Search Results For: penalty


Orbit Enterprises vs. ITO (ITAT Mumbai)

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DATE: September 1, 2017 (Date of pronouncement)
DATE: October 28, 2017 (Date of publication)
AY: 2005-06, 2006-07
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CITATION:
S. 271(1)(c)/ 292BB: "concealment of particulars of income" and "furnishing of inaccurate particulars of income" referred to in s. 271(1)(c) denote two different connotations. It is imperative for the AO to make the assessee aware in the notice issued u/s 274 r.w.s. 271(1)(c) as to which of the two limbs are being put-up against him. The failure to do so is fatal to the penalty proceedings. The argument that the assessee was made aware of the specific charge during the proceedings is of no avail. S. 292BB does not save the penalty proceedings from being declared void

Notably, Sec. 292BB of the Act has been inserted w.e.f. 01.04.2008 and is understood basically as a rule of evidence. The implication of Sec. 292BB of the Act is that once the assessee appears in any proceedings or has co-operated in any inquiry relating to assessment or reassessment, it shall be deemed that any notice under any provisions of the Act that is required to be served has been duly served upon him in accordance with the provisions of the Act and under these circumstances, assessee would be precluded from objecting that a notice that was required to be served under the Act was either not served upon him or was not served in time or was served in an improper manner. In our considered opinion, the provisions of Sec. 292BB of the Act have no relevance in the context of the impugned examination of the efficacy of the notice issued by the Assessing Officer u/s 274 r.w.s. 271(1)(c) of the Act. Notably, the issue before us is not about the service of notice but as to whether the contents of the notice issued meets with the requirements of law. Therefore, the said argument of the ld. CIT-DR is also rejected

Claris Life Sciences Limited vs. DCIT (ITAT Ahmedabad) (Special Bench)

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DATE: September 26, 2017 (Date of pronouncement)
DATE: October 4, 2017 (Date of publication)
AY: 2008-09
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CITATION:
S. 140A/ 221(1): Law explained on whether an assessee who defaults on paying self assessment tax u/s 140A while filing the return of income is liable for penalty u/s 221(1) if he files a revised return of income and pays the tax thereon at the time of filing the revised return of income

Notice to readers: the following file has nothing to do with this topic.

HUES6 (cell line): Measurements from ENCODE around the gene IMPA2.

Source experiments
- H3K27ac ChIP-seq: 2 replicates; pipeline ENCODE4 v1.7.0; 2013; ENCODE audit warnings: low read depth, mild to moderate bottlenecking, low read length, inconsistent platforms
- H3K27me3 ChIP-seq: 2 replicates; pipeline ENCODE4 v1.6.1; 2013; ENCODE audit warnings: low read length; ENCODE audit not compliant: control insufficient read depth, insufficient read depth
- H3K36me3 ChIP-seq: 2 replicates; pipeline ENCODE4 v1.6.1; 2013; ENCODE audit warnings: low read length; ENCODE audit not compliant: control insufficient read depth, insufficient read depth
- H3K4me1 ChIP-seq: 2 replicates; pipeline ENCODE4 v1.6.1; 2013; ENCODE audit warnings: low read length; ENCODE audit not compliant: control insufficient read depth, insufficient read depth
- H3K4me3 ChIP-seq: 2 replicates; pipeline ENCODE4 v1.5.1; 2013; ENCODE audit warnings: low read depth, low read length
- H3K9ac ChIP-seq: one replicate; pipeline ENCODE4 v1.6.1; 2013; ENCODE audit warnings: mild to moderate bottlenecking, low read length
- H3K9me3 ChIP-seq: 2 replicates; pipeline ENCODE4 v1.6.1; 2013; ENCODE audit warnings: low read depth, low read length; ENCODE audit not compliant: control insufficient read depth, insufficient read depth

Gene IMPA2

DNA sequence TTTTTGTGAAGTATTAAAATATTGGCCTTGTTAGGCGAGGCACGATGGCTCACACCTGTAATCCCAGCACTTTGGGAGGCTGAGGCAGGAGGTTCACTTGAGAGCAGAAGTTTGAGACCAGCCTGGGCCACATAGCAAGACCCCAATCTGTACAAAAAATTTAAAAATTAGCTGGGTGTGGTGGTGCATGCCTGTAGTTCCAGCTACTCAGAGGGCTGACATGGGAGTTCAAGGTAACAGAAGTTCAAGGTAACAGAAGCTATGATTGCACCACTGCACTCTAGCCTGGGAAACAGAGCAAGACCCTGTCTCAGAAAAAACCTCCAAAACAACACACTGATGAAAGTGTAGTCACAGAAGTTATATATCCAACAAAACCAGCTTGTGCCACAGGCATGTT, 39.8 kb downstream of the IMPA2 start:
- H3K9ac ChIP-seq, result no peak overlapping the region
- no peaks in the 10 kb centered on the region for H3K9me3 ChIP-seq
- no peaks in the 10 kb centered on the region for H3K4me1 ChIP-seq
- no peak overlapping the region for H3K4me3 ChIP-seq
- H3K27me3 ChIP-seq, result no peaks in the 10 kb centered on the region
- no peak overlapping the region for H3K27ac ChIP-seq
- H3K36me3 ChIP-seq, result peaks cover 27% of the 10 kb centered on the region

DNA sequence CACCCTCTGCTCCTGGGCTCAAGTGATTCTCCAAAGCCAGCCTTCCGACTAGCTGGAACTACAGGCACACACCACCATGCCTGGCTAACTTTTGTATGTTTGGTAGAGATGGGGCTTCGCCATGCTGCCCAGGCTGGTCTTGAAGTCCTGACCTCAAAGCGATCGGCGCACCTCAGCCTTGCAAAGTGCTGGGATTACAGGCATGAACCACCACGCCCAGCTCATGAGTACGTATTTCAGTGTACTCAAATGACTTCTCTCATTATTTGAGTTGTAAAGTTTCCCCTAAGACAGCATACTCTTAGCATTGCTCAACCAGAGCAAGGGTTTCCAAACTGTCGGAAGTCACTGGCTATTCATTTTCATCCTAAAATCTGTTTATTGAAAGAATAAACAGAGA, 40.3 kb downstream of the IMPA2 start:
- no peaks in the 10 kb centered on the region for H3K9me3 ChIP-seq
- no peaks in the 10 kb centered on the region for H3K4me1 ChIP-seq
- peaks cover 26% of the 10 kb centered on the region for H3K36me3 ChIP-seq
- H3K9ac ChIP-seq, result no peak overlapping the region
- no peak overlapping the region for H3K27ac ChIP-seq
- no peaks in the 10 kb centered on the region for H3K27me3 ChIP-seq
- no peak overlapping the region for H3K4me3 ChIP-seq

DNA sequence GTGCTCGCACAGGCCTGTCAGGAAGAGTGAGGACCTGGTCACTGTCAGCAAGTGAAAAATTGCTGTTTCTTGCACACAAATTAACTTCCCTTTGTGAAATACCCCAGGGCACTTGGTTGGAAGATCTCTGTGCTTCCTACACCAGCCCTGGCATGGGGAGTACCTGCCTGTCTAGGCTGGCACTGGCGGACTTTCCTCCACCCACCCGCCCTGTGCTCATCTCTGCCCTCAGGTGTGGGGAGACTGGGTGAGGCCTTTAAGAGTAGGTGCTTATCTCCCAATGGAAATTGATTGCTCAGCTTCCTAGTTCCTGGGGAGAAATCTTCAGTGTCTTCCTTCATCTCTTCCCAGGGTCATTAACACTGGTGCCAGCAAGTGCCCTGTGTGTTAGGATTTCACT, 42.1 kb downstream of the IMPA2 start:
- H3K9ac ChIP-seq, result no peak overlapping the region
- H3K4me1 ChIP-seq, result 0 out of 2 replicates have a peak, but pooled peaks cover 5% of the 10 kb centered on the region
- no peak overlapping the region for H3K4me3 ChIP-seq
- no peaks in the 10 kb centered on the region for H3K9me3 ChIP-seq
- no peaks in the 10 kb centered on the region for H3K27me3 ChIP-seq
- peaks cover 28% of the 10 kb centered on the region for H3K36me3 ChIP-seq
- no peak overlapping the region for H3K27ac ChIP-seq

As a plain reading of the above statutory provisions would show, the lapse, referred to in section 140A(1), is the failure “to pay such (admitted) tax together with interest payable under any provision of this Act for any delay in furnishing the return or any default or delay in payment of advance tax, before furnishing the return” and the lapses punishable under section 221(1) are the lapses in respect of “default in making a payment of tax”. The default triggering the penal liability under section 221(1) is the default in making payment of tax, and that the default in payment is tax is with reference to the filing of the income tax return. Viewed thus, default is committed at the point of time when a return of income is filed without making payment of the admitted tax liability. Clearly, therefore, the assessee committed a default in not paying the admitted tax liability when it filed the original income tax return, without payment of admitted tax liability, on 30th September 2008. To this extent, there is no dispute or ambiguity at all.The question then arises as to what is the impact of filing a revised income tax return

Harish Narinder Salve vs. ACIT (ITAT Delhi)

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DATE: September 21, 2017 (Date of pronouncement)
DATE: September 29, 2017 (Date of publication)
AY: 2010-11
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CITATION:
S. 271(1)(c) penalty: The quantum of returned income (Rs. 34.94 crore) and tax paid (Rs.10.85 crore) vis-a-vis the addition/ disallowance (Rs. 13 lakh) indicates whether there was a mala fide intention to conceal. Deferral of depreciation allowance does not result in concealment of income or furnishing of furnishing of any inaccurate particulars. No penalty can be levied for a sheer accounting error of debiting loss incurred on sale of a fixed asset to the P&L A/c instead of reducing the sale consideration from the WDV of the block

The claim for depreciation only gets deferred to subsequent Years by claiming it for half year. In our view the deferral of depreciation allowance does not result into any concealment of income or furnishing of furnishing of any inaccurate particulars. However, it was a sheer accounting error in debiting loss incurred on sale of a fixed asset to profit and loss account instead of reducing the sale consideration from wdv of the block under block concept of depreciation. There was a sheer accounting error in debiting loss incurred on sale of a fixed asset to profit & loss account instead of reducing the sale consideration from wdv of the block under block concept of depreciation. There was a separate line item indicated loss on fixed asset of RS.1,69,429/- in the Income & Expenditure Account which was omitted to be added back in the computation. The error went un-noticed by the tax auditor as well as the same was overlooked while certifying the Income & Expenditure Account 12 and by the tax consultant while preparing the computation of income. Hence, there was no intention to avoid payment of taxes

Rajasthan Tax Consultants Association vs. UOI (Rajasthan High Court)

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DATE: September 20, 2017 (Date of pronouncement)
DATE: September 22, 2017 (Date of publication)
AY: -
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CITATION: